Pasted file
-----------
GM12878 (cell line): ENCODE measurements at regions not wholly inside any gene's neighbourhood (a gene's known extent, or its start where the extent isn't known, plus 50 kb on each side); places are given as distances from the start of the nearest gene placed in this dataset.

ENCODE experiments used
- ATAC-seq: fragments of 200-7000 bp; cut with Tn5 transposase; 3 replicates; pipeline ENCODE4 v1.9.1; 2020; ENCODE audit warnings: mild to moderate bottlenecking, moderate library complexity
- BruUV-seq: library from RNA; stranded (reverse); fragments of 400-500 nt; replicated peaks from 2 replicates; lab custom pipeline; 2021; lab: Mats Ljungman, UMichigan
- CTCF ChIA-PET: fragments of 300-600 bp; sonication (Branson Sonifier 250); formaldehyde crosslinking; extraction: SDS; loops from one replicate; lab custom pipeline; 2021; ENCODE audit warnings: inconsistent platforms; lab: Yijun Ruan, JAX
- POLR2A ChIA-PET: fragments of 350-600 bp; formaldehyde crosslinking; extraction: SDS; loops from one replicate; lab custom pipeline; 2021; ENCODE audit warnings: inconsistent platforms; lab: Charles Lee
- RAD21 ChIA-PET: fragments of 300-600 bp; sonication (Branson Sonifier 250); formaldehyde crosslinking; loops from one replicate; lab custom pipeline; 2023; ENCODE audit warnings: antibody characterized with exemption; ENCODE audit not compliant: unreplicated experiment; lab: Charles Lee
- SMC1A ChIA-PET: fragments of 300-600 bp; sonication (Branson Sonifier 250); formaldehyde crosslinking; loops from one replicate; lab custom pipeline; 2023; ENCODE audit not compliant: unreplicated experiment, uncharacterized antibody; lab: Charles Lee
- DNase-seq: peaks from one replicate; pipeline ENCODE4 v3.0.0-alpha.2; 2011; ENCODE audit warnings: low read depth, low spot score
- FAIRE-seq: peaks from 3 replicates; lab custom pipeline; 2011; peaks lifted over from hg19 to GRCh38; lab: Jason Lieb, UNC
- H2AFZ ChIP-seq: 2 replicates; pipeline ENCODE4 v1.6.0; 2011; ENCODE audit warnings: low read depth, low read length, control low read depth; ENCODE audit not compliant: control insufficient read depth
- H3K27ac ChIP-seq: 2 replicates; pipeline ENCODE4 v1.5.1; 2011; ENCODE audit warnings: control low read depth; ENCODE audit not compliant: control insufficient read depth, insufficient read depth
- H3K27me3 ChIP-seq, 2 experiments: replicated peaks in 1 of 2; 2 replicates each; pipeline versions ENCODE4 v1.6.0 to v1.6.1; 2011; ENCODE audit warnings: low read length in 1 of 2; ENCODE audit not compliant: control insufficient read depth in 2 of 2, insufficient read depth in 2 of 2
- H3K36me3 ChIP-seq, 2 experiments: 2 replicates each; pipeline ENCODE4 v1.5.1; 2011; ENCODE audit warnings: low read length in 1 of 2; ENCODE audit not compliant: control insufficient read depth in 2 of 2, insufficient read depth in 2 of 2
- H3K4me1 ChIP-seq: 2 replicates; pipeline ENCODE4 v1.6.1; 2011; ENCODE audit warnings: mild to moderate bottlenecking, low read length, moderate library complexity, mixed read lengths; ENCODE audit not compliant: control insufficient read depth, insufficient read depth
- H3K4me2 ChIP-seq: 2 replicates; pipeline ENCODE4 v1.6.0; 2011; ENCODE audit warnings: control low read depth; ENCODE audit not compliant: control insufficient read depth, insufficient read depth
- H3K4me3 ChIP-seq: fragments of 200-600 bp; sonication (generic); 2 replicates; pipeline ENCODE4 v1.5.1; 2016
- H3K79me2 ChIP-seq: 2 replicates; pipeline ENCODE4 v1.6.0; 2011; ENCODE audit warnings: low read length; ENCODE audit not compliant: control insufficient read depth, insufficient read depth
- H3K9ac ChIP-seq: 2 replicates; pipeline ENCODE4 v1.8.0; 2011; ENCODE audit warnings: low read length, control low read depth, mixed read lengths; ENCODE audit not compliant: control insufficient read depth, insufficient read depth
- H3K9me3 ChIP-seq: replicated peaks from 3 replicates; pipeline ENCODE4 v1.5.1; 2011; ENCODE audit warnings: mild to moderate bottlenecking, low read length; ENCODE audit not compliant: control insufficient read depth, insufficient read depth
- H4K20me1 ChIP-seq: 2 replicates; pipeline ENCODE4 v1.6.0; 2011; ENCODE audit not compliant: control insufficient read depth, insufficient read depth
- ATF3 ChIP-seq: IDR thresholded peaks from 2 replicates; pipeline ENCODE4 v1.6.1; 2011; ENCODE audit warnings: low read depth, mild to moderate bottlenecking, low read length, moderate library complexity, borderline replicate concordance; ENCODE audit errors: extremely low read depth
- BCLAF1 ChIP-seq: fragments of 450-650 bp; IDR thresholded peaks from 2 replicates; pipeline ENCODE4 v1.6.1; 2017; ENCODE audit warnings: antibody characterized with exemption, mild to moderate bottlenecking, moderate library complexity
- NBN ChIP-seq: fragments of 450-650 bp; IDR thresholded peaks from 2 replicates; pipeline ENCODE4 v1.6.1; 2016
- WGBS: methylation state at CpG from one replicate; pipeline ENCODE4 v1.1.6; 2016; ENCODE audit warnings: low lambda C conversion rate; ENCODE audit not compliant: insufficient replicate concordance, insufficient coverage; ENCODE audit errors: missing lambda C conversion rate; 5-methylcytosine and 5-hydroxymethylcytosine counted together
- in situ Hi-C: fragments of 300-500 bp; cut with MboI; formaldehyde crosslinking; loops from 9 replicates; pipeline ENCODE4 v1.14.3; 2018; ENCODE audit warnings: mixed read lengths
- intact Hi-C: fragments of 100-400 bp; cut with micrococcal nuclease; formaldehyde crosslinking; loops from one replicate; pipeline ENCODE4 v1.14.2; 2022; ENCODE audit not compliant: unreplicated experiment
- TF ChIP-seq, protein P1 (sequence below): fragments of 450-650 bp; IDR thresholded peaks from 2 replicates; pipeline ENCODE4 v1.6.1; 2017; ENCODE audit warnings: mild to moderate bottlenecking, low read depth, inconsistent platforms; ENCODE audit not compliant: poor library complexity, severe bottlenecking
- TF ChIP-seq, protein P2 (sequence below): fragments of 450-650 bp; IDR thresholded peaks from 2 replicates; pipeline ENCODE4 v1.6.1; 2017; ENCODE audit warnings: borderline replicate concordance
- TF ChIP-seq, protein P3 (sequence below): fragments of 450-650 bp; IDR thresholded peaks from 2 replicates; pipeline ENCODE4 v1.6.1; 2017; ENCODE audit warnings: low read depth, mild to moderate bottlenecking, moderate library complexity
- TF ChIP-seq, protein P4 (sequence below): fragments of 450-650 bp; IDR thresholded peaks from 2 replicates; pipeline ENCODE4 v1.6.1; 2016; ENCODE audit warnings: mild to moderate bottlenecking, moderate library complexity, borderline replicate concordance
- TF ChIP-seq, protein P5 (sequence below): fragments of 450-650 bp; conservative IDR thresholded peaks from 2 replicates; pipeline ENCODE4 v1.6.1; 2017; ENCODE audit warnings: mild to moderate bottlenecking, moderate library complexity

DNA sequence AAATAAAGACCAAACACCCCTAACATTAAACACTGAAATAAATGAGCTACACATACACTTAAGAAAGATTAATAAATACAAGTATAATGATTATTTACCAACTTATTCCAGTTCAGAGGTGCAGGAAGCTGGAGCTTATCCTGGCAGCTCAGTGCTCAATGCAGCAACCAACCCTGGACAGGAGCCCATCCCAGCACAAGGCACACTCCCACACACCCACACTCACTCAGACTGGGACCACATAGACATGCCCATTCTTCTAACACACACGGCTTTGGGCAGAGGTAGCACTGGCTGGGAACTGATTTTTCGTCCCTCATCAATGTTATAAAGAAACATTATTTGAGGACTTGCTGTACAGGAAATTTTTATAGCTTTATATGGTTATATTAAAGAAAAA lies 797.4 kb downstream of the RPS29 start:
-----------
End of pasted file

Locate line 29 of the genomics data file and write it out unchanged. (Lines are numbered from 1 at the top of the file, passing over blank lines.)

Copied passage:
- TF ChIP-seq, protein P2 (sequence below): fragments of 450-650 bp; IDR thresholded peaks from 2 replicates; pipeline ENCODE4 v1.6.1; 2017; ENCODE audit warnings: borderline replicate concordance